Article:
What is the main barrier to the Taliban and the Afghan government reaching an agreement in the ongoing negotiations?

Regarding the question of the main disagreement between the Taliban and the Afghan government, I do not think we nor them know the answer. The Taliban spent years  preparing themselves internally for their negotiations with the United States. I do not think they have spent the same amount of time really considering what they need and what they want to achieve in their negotiations with the Afghan government. Similarly, the Afghan government’s approach to these negotiations is informed by negotiations they have had with less powerful insurgent groups and they lack a realistic perspective about what kinds of compromises they may be willing or needing to make in order to end the war with the Taliban. 

In the strategic sense as to what would make these negotiations move forward or not, there are many factors to consider, such as trust and the duration of the war. To put my finger on one thing, it is the question of whether the Taliban believe that the Afghan republican forces are a real political-military force that has to be reckoned with or whether they think that, with the drawdown and eventual withdrawal of U.S. forces, the Afghan government forces will blow away like pollen in the wind. The bottom line is that the Afghan government forces need to convince the Taliban that they are a real political-military force in Afghanistan at which point it should become much more likely that there could be a substantial conversation to clarify what points of disagreement need to be addressed.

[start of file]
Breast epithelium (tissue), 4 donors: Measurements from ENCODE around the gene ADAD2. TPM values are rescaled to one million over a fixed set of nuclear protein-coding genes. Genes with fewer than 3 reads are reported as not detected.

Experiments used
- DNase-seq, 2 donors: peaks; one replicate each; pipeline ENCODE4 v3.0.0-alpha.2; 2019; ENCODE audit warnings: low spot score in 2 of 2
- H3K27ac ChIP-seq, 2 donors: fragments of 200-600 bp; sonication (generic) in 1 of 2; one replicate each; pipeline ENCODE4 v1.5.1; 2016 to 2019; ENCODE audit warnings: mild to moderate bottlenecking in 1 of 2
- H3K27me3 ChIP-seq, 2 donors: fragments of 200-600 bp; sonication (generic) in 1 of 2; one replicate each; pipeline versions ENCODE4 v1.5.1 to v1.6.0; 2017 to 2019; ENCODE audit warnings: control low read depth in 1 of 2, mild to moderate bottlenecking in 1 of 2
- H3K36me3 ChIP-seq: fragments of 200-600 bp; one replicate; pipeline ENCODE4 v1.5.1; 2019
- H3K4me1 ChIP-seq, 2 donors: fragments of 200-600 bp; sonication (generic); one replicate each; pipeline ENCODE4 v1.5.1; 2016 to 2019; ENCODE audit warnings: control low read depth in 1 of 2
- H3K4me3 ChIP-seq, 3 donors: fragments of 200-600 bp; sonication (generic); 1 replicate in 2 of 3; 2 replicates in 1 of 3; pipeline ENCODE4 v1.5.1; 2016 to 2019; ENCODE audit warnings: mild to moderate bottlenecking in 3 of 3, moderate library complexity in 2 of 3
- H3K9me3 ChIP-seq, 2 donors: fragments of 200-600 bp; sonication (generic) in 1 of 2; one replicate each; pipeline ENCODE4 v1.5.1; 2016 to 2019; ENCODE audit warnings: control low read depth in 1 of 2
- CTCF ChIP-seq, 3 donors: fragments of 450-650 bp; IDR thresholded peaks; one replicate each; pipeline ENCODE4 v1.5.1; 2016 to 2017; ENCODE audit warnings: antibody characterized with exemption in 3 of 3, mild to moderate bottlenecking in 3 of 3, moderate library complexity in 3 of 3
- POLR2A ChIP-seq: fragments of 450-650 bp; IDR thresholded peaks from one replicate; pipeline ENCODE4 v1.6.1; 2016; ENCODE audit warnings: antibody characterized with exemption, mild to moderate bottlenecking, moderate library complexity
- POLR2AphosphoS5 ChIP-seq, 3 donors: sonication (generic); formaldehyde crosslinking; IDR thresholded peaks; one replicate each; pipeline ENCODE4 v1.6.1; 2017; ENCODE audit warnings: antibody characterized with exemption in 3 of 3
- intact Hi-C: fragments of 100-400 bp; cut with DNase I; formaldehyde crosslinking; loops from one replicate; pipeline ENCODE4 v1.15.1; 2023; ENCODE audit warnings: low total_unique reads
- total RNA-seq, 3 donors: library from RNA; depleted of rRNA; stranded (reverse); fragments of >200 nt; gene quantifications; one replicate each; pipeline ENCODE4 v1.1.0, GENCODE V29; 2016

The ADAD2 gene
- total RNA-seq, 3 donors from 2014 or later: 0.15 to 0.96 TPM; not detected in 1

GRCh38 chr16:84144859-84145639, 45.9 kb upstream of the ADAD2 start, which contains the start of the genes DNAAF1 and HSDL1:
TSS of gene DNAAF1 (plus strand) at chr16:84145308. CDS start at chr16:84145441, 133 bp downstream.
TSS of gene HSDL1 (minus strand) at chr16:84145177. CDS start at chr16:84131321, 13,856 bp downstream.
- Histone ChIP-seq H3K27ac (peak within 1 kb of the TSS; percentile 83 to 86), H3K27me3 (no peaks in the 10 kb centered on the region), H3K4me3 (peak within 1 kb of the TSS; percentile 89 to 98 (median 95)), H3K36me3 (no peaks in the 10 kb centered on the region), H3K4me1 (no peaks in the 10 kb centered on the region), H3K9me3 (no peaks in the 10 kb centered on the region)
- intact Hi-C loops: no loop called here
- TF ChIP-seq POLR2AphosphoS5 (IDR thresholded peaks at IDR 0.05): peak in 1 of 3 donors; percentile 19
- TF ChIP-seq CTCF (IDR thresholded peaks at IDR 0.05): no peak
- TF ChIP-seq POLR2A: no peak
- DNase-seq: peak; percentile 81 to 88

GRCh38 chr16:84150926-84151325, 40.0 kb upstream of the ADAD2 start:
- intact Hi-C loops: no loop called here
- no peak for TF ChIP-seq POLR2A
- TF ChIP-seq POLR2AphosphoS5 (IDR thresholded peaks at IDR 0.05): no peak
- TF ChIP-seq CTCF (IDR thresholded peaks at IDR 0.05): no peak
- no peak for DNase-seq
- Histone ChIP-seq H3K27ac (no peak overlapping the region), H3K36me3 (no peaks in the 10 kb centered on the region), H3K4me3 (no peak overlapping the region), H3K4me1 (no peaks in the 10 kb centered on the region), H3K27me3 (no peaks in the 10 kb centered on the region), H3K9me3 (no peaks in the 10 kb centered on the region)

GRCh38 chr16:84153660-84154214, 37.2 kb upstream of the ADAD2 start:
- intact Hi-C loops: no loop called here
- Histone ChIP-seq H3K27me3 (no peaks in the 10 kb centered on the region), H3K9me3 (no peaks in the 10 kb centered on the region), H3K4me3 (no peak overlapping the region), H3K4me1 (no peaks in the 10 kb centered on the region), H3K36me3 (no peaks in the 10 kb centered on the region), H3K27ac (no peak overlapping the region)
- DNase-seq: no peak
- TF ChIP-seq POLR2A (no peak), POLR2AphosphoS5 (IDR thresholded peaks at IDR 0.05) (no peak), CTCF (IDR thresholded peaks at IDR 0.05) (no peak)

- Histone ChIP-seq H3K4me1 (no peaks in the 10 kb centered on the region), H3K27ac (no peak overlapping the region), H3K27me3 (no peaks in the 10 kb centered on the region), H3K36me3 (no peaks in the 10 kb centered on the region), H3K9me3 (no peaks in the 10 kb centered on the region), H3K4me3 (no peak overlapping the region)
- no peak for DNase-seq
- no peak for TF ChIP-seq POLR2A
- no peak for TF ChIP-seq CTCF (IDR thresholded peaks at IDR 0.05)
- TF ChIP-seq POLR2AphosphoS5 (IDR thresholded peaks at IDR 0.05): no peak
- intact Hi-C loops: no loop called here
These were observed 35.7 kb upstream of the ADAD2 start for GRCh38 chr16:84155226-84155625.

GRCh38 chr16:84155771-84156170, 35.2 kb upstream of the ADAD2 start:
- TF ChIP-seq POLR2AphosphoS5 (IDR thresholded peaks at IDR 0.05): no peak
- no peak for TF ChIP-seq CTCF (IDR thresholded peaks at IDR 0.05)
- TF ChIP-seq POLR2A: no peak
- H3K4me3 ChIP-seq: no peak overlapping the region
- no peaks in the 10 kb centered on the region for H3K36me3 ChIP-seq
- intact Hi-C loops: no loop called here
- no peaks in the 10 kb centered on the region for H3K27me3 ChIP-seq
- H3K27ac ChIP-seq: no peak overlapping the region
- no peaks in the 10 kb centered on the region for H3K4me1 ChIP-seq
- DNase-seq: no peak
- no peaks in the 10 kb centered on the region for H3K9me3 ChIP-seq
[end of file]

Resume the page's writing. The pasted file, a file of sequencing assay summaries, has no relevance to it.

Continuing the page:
How likely is it that intra-Afghan negotiations will stall or collapse, given the continued violence and drawdown of foreign troops?